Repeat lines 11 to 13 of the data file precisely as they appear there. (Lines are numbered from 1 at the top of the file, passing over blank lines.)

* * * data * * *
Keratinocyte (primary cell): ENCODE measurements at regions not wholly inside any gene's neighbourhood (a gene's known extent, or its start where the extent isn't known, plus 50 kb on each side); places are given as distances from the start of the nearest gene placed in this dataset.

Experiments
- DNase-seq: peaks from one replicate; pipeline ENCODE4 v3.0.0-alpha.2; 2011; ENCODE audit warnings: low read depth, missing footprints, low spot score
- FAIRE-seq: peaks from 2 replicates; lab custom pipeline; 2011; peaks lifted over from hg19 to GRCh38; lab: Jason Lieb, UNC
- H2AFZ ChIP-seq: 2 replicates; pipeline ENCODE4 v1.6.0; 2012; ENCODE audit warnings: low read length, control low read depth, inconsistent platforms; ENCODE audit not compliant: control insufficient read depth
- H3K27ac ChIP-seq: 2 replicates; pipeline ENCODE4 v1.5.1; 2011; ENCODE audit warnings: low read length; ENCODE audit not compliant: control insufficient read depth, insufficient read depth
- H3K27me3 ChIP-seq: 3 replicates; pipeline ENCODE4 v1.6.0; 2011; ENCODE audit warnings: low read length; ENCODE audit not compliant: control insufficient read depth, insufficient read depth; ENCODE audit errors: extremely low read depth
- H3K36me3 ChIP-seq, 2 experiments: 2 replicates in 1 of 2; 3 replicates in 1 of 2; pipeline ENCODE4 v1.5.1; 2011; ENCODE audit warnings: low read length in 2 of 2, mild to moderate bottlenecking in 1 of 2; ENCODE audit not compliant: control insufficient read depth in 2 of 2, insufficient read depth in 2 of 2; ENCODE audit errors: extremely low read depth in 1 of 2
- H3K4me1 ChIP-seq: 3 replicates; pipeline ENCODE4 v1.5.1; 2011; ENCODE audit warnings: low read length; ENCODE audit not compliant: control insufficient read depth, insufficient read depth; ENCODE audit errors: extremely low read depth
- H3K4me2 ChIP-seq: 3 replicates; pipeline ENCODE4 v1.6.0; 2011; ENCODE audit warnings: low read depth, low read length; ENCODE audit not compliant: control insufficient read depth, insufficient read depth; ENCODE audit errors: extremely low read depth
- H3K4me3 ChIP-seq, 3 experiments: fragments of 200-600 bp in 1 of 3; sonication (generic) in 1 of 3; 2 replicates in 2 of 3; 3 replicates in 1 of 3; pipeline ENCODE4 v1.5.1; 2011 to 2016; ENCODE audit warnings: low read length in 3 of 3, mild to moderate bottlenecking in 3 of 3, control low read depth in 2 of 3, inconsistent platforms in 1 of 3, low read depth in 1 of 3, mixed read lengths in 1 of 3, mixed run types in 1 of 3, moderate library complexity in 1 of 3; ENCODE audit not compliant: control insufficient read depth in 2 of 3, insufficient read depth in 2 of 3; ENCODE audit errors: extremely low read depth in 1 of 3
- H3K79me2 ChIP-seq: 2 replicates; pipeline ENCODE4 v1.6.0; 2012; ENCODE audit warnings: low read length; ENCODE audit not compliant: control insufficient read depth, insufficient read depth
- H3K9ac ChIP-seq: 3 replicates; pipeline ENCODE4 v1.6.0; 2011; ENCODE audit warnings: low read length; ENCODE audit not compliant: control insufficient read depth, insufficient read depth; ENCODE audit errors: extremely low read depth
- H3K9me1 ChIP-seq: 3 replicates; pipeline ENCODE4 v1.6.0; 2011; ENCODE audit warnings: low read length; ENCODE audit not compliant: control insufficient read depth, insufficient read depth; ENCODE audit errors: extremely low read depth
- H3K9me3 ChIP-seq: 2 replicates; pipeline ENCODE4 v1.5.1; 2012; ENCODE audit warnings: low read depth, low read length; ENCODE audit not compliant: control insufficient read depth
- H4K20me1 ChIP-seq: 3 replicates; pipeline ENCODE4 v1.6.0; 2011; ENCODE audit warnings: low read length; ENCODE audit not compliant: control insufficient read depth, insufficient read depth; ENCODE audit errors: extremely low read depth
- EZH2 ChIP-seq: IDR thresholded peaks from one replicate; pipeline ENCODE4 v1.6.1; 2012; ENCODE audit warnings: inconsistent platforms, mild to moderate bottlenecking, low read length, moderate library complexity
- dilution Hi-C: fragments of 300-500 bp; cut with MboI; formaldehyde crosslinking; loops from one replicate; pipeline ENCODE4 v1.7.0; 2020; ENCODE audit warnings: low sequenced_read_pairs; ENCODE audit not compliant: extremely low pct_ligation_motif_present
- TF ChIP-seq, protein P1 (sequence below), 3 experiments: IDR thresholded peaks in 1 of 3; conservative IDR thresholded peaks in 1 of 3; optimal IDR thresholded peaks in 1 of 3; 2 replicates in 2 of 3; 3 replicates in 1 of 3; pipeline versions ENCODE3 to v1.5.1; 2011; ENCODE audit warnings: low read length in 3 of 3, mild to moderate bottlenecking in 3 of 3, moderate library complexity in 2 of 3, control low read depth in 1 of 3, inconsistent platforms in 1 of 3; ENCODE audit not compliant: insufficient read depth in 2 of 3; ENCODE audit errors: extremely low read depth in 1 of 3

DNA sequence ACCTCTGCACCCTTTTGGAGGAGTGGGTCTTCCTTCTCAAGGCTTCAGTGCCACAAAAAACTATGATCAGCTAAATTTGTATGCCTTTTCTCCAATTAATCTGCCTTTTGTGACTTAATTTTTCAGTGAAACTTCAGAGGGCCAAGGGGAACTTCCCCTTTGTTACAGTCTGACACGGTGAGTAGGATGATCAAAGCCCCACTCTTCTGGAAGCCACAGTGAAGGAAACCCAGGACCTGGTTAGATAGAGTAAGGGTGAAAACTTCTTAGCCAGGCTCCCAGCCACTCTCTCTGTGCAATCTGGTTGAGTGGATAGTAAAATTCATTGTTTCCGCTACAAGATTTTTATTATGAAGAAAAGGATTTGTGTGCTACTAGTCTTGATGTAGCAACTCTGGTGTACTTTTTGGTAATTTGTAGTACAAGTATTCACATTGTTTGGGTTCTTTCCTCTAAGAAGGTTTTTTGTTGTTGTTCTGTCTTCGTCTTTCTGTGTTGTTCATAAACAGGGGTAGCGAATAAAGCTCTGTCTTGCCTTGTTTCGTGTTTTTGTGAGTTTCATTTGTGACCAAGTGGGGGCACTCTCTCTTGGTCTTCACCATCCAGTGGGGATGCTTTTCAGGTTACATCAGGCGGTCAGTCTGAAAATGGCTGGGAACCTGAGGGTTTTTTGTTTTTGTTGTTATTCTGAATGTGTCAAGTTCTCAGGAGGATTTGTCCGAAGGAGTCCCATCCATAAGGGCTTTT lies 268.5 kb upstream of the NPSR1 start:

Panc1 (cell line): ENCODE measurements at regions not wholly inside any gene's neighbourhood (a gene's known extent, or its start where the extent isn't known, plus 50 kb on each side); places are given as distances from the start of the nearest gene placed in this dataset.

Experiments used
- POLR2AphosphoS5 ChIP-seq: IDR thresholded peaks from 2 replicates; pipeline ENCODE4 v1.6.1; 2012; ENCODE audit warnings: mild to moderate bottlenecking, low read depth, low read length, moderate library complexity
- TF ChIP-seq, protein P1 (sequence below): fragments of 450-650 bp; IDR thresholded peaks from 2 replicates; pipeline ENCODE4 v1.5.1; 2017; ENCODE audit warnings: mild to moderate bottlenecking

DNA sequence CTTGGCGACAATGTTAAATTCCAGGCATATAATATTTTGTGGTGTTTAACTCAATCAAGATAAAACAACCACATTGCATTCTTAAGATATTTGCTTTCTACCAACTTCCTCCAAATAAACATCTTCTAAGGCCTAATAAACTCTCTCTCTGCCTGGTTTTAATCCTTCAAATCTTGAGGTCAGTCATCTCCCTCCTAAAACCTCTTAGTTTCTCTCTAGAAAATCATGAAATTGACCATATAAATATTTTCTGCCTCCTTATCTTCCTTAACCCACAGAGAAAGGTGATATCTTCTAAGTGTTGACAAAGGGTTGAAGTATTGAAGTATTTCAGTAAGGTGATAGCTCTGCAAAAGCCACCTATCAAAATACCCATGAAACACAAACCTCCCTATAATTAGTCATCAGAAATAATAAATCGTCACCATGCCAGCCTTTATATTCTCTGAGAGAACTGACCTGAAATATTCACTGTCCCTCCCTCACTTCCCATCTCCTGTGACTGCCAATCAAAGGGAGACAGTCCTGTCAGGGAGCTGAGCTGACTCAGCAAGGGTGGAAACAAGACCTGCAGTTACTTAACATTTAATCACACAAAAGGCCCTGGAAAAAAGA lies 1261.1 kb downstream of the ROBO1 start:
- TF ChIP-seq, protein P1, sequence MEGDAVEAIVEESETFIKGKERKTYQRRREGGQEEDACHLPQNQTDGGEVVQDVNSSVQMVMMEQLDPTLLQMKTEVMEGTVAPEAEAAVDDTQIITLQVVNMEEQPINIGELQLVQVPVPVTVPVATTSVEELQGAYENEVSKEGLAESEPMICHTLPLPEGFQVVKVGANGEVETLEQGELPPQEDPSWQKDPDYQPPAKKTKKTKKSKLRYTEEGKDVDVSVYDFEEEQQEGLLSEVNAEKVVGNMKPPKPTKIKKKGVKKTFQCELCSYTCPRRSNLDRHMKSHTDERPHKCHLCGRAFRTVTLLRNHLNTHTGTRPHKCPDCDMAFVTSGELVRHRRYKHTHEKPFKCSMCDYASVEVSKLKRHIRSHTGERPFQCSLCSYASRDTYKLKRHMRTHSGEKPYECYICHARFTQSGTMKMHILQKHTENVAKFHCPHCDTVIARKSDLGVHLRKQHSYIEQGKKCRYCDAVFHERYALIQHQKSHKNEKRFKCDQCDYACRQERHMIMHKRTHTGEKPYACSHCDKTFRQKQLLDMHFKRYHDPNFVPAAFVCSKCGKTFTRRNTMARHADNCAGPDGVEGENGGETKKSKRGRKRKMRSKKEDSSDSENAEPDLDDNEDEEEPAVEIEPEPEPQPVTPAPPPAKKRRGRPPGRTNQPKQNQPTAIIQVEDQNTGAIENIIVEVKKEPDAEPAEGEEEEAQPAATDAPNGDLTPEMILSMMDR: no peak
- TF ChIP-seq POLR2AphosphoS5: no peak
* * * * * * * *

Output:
- H3K4me3 ChIP-seq, 3 experiments: fragments of 200-600 bp in 1 of 3; sonication (generic) in 1 of 3; 2 replicates in 2 of 3; 3 replicates in 1 of 3; pipeline ENCODE4 v1.5.1; 2011 to 2016; ENCODE audit warnings: low read length in 3 of 3, mild to moderate bottlenecking in 3 of 3, control low read depth in 2 of 3, inconsistent platforms in 1 of 3, low read depth in 1 of 3, mixed read lengths in 1 of 3, mixed run types in 1 of 3, moderate library complexity in 1 of 3; ENCODE audit not compliant: control insufficient read depth in 2 of 3, insufficient read depth in 2 of 3; ENCODE audit errors: extremely low read depth in 1 of 3
- H3K79me2 ChIP-seq: 2 replicates; pipeline ENCODE4 v1.6.0; 2012; ENCODE audit warnings: low read length; ENCODE audit not compliant: control insufficient read depth, insufficient read depth
- H3K9ac ChIP-seq: 3 replicates; pipeline ENCODE4 v1.6.0; 2011; ENCODE audit warnings: low read length; ENCODE audit not compliant: control insufficient read depth, insufficient read depth; ENCODE audit errors: extremely low read depth